WDFW seizes nearly 700 illegal crab pots

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By Steve Guntli

The Washington Department of Fish and Wildlife (WDFW) and tribal police seized 674 illegal crab pots from the waters off Blaine.

Twelve WDFW agents and four officers from Tulalip Police conducted the two-day sweep. WDFW sergeant Russ Mullins led the investigation.

Mullins said the department tries to run a sweep for illegal Canadian crab pots in Boundary Bay and Semiahmoo Bay every other year.

“Typically, we have a problem with Canadian commercial fishermen operating in our waters without licenses,” he said. “This has been a historic problem for many years. By this time of the year, the Canadian portion of Boundary Bay is fished out, so fishermen illegally crab south of the border to increase productivity. It’s a tremendous drain on resources. We estimate there’s about 1,000 illegal pots out here, so we recover as many as we can.”

Agents began sweeping for illegal pots on September 17 and continued on through September 18, using Blaine Harbor and Semiahmoo Marina as refueling and storage stations. However, Mullins said, the work is just beginning from there.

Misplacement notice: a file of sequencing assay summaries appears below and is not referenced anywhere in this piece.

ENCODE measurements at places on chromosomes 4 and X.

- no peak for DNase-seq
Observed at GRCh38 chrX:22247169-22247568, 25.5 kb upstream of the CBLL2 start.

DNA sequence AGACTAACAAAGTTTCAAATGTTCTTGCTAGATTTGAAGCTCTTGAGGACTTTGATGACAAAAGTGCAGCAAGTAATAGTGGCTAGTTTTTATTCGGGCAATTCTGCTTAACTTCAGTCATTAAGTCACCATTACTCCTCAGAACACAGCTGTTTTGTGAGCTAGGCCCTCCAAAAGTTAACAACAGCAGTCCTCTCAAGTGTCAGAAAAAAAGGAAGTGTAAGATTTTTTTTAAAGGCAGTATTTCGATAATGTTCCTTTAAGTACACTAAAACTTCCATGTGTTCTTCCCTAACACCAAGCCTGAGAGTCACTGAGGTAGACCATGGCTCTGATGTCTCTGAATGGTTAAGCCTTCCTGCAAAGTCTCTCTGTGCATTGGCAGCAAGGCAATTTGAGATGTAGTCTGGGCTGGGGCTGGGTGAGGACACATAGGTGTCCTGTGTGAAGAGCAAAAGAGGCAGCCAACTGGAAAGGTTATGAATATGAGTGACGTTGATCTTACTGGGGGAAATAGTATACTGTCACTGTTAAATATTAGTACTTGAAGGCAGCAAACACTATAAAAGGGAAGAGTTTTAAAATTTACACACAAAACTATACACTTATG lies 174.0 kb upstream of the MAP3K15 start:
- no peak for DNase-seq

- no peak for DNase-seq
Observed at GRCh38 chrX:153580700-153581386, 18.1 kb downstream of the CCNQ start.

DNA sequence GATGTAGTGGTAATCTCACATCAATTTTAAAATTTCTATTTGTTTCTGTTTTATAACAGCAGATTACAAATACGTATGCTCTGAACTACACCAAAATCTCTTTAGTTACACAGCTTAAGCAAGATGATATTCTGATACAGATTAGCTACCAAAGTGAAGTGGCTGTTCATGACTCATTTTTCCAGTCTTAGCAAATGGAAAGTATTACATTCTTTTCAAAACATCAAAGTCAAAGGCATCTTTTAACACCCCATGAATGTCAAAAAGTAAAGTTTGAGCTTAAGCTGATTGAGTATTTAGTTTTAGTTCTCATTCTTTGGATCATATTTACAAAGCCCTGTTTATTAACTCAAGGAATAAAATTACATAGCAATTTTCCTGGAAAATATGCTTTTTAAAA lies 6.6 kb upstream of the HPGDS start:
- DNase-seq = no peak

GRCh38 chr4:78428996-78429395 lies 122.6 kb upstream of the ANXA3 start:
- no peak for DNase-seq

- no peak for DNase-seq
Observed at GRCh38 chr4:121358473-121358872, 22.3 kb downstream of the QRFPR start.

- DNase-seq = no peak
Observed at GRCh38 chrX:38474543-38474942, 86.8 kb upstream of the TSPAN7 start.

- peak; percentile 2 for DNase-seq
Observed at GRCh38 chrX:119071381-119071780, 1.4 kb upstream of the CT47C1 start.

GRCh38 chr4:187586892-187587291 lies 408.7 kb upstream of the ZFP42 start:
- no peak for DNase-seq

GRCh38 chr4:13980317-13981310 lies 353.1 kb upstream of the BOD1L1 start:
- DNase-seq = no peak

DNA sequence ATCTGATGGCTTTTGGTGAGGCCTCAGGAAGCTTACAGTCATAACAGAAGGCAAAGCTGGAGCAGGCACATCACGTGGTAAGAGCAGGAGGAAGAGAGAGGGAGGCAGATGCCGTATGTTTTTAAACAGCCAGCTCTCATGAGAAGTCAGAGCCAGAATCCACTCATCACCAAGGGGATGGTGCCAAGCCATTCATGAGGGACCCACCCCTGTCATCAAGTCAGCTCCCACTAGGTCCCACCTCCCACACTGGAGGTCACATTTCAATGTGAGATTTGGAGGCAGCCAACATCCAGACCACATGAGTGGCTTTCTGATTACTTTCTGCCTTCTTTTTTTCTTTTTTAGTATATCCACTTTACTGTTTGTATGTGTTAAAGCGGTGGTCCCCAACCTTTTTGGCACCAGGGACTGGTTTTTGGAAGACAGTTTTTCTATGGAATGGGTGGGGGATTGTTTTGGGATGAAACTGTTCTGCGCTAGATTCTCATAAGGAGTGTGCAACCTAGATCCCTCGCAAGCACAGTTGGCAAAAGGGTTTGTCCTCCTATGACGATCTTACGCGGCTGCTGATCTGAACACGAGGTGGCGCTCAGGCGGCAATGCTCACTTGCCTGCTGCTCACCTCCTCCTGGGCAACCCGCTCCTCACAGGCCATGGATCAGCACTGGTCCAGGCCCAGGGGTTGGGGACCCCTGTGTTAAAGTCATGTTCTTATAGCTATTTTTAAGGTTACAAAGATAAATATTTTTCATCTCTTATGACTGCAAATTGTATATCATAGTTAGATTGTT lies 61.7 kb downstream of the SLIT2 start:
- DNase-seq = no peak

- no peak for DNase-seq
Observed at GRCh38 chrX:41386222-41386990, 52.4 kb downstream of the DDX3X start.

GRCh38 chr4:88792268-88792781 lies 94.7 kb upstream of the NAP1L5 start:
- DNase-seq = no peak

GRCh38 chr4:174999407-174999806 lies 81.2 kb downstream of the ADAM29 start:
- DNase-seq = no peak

“We still have to transfer all this gear to a temporary storage facility, so we’re not leaving them out on the dock in Blaine,” he said.

Fishing in a closed area and commercial fishing without a license carry felony charges, which could be punishable with prison time or hefty fines. While not many of these cases are prosecuted in the U.S., Mullins and his department pursue the cases they can and refer the rest to Canada’s Department of Fisheries and Oceans.

Mullins said fishermen frequently ask him what becomes of the confiscated crab pots.

“The pots go to Olympia, and they’re auctioned off through the state’s surplus website,” he said. “The really shabby ones are broken down and recycled, but most of them are perfectly usable and can be bought for a good price.”

Mullins added that processing can take some time, and the pots likely won’t show up on the auction website until next year.

For more information, visit wdfw.wa.gov.

  1. Why don’t you leave the pots in the water and put GPS tags on then and find out who’s setting them?

    Reply
    • The Canadian traps by regulation have id tags and and a unique electronic chip which is scanned by the fishing vessel each time it is hauled.plus the vessels are tracked 24 hours a day by a cellular based gps system and a detailed fishing history monitoring system which shows all aspects of their crabbing over border activities

      Reply
  2. Wow You guys earned your paycheck this week…… AS ALWAYS

    Reply

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